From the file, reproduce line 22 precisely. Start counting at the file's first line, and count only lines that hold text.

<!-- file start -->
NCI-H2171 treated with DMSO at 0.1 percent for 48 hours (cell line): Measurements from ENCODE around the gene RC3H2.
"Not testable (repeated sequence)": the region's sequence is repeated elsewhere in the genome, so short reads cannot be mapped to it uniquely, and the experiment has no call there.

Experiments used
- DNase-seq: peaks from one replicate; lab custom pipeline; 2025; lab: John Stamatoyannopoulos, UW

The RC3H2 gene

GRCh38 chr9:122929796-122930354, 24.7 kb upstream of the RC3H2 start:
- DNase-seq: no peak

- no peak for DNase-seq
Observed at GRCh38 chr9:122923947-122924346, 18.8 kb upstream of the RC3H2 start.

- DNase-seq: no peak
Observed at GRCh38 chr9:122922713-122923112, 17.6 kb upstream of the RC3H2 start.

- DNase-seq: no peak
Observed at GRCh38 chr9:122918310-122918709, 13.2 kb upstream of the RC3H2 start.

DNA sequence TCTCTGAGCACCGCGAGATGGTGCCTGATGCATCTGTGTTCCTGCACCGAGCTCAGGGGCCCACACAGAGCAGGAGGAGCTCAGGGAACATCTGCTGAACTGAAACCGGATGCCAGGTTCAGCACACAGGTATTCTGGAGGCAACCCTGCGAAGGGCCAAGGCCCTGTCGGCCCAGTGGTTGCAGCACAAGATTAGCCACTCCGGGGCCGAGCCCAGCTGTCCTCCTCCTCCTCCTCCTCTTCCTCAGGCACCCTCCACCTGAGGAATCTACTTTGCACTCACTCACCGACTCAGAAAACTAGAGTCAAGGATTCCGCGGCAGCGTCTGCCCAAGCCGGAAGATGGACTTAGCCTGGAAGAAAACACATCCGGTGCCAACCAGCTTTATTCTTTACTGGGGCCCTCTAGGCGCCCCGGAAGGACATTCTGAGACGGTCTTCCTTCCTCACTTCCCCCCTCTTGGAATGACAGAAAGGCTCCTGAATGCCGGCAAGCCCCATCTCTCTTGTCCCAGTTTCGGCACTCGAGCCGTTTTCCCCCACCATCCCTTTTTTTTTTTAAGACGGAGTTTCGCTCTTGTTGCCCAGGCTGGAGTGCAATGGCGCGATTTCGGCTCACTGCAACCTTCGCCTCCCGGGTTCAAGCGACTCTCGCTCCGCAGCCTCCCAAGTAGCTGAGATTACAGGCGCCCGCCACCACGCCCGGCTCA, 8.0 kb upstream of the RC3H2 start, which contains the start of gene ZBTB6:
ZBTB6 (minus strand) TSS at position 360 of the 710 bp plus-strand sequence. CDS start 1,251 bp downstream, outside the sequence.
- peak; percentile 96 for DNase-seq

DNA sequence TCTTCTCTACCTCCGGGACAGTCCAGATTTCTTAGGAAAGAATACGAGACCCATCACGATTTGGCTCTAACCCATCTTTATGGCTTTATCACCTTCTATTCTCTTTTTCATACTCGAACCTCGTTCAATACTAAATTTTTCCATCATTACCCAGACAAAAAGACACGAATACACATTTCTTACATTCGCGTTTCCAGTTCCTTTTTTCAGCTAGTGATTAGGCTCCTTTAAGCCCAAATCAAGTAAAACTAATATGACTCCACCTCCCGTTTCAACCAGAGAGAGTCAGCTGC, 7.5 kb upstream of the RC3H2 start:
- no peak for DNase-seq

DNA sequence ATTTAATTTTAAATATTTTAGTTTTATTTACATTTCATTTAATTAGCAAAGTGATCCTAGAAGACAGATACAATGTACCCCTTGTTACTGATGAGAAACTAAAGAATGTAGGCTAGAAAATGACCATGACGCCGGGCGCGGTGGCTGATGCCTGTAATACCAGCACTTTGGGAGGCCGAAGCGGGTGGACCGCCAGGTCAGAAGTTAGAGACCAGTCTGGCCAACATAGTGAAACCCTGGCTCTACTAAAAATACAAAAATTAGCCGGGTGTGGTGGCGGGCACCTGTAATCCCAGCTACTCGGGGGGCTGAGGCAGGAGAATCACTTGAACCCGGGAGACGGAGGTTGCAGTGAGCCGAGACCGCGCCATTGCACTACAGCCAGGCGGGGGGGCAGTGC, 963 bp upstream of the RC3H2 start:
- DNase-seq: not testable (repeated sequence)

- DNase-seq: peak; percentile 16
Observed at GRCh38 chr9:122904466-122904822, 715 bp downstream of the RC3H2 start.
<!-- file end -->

Observed at GRCh38 chr9:122904466-122904822, 715 bp downstream of the RC3H2 start.